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The Portland Water Bureau said a shortage of the vital chemical used to treat water should be resolved before the city runs low.

PMG FILE PHOTO - A wastewater treatment facility in Troutdale is shown here. The Portland water system will remain safe for use despite a looming shortage of a chemical used to disinfect the drinking supply.

The Oregon Health Authority first sent out an urgent bulletin last week noting that Longview, Washington-based Westlake Chemical was experiencing a production disruption and would likely be unable to fill orders due to "damage to its facility."

Westlake supplies much of the Northwest's chlorine, which can be used to disinfect water or produce the sodium hypochlorite that is used to treat wastewater.

"The Westlake facility is expected to be back in production by June 28, although supply disruptions may take weeks to resolve," according to the health authority.

City officials, however, say the Water Bureau and sewage-focused Bureau of Environmental Services have enough supplies on hand or on the way to last for several weeks.

"Portland's drinking water remains safe. The Willamette and Columbia rivers remain safe to swim and recreate in," said Commissioner Mingus Mapps, who oversees both bureaus. "We are working with partners at the state and regional level to manage this West Coast chlorine supply shortage. I'm committed to keeping you informed at every step of the way."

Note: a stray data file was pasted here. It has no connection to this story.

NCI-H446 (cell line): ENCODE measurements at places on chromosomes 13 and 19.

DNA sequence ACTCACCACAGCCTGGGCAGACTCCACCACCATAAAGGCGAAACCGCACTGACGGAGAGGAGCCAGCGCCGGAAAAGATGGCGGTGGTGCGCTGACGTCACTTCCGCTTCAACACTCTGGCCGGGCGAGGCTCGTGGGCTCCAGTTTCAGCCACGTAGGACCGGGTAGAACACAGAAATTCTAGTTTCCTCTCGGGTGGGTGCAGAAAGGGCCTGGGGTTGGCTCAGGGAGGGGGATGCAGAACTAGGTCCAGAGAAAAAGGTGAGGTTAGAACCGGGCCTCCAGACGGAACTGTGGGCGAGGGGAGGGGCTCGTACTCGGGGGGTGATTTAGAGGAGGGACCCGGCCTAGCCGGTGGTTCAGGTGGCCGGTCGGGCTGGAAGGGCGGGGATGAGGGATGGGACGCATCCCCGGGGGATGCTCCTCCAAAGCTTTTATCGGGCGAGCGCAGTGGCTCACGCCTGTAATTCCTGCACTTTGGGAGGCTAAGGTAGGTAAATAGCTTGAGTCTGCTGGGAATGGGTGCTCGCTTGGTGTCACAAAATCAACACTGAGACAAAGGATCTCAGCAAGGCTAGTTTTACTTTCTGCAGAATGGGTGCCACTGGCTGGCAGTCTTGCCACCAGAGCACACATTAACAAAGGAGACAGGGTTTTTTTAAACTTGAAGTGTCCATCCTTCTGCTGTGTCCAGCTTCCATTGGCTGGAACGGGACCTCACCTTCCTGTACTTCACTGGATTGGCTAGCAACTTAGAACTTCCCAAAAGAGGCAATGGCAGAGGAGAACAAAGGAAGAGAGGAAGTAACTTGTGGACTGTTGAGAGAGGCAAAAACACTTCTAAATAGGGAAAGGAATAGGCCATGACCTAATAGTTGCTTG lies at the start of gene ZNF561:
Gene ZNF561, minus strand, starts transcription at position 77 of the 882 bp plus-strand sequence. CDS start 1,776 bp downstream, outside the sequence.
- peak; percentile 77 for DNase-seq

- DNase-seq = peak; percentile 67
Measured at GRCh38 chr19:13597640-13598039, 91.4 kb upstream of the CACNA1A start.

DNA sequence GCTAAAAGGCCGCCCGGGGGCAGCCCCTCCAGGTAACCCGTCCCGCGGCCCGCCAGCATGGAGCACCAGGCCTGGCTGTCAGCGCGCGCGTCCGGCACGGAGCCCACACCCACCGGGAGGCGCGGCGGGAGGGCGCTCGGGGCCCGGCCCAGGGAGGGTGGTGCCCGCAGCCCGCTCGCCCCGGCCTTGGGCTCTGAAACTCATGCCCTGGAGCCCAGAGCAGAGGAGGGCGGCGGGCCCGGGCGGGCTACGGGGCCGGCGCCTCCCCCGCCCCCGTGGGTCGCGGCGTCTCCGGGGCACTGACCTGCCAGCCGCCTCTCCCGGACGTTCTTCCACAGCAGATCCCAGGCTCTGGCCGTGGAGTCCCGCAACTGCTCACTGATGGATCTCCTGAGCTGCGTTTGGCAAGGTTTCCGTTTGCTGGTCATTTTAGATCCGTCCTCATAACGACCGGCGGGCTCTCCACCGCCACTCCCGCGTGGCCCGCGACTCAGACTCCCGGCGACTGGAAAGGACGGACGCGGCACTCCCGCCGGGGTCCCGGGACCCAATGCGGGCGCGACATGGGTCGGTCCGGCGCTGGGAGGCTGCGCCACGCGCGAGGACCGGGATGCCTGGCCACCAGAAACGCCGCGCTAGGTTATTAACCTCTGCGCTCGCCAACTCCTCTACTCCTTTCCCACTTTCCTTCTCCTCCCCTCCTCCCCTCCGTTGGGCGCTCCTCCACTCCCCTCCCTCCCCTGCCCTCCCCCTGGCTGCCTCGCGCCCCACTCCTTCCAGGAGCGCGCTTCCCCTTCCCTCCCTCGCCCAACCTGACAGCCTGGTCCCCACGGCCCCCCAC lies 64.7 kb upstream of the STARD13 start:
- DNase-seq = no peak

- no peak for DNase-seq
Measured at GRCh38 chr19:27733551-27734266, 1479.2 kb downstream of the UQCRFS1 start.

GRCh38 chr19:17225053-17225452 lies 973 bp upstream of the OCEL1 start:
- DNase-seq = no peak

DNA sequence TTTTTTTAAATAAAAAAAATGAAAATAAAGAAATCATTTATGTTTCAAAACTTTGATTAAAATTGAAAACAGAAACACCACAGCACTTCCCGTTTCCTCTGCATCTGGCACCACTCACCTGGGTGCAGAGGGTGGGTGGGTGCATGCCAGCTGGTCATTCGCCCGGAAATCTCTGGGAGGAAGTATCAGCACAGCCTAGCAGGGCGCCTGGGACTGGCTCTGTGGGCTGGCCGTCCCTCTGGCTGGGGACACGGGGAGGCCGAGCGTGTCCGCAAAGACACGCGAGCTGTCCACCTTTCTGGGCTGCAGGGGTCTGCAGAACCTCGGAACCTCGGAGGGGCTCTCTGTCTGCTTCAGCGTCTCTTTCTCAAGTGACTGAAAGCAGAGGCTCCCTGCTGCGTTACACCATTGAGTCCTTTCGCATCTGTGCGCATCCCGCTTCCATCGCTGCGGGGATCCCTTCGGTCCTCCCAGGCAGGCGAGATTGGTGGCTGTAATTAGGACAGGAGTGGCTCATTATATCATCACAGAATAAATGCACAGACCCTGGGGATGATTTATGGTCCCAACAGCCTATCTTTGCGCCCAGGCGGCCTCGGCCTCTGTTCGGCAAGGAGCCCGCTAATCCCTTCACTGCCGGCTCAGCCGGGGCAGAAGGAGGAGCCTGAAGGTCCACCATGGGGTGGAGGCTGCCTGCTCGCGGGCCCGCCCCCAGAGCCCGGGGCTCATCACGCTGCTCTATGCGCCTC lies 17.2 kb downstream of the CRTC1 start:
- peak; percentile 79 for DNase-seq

If need be, the city can turn off the tap from its usual Bull Run water supply and begin pumping groundwater. At the same time, the dose of chlorine being added to the city's water has been lowered to 1.8 milligrams per liter.

"We are fortunate to have a secondary, high-quality drinking water source in our Columbia South Shore Well Field," said Water Bureau Director Gabriel Solmer.

Environmental Services staff say they continue to treat more than 70 million gallons of wastewater a day, which then flows into the Willamette and Columbia rivers. While wastewater is treated with hypochlorite during the cleaning process, it is subsequently dechlorinated before the water hits the river.

"We continue to clean wastewater and there is no current impact to either the Willamette or Columbia river," said Environmental Services Director Mike Jordan. "Our wastewater treatment operators go above and beyond regulations, and we are proud of that. We are mobilizing our staff to see how we can adjust operations to release clean water to the rivers while conserving treatment supplies."

Zane Sparling
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